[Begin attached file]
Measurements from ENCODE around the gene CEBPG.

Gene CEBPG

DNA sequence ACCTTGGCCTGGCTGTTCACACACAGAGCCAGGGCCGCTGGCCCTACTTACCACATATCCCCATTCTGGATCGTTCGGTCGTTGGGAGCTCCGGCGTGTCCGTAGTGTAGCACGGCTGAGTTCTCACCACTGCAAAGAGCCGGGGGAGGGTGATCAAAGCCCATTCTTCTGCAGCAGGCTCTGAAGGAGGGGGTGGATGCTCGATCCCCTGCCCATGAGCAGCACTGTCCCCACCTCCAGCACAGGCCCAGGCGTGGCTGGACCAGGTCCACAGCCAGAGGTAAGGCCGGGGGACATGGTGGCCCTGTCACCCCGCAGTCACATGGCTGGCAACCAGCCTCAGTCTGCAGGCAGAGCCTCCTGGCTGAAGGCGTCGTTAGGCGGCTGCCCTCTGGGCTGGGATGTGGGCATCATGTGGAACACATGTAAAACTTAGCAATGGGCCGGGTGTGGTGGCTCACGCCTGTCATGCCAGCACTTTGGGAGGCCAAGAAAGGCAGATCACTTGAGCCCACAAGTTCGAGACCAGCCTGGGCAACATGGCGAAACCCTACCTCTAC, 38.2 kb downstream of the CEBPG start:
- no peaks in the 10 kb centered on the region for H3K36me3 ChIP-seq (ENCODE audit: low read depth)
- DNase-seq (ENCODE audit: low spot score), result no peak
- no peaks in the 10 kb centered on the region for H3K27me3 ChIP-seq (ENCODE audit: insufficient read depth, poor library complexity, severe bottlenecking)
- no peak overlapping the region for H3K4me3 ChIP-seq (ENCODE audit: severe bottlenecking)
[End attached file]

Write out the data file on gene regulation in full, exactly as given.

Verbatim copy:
Measurements from ENCODE around the gene CEBPG.

Gene CEBPG

DNA sequence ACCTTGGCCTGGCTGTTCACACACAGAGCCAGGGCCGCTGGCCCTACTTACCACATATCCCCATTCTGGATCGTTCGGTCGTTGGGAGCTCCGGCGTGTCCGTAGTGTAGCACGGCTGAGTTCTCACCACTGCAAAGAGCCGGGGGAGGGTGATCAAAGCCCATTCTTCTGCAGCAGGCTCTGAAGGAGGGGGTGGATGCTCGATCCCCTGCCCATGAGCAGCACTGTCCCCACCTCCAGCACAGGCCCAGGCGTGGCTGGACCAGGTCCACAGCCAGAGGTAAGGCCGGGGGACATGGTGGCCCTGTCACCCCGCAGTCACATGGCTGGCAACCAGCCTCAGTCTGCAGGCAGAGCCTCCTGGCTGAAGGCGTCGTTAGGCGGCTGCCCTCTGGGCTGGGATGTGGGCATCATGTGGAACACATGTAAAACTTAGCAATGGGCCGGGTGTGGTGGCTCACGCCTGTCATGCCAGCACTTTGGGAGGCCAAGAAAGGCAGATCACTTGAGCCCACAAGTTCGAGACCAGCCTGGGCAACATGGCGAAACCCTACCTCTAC, 38.2 kb downstream of the CEBPG start:
- no peaks in the 10 kb centered on the region for H3K36me3 ChIP-seq (ENCODE audit: low read depth)
- DNase-seq (ENCODE audit: low spot score), result no peak
- no peaks in the 10 kb centered on the region for H3K27me3 ChIP-seq (ENCODE audit: insufficient read depth, poor library complexity, severe bottlenecking)
- no peak overlapping the region for H3K4me3 ChIP-seq (ENCODE audit: severe bottlenecking)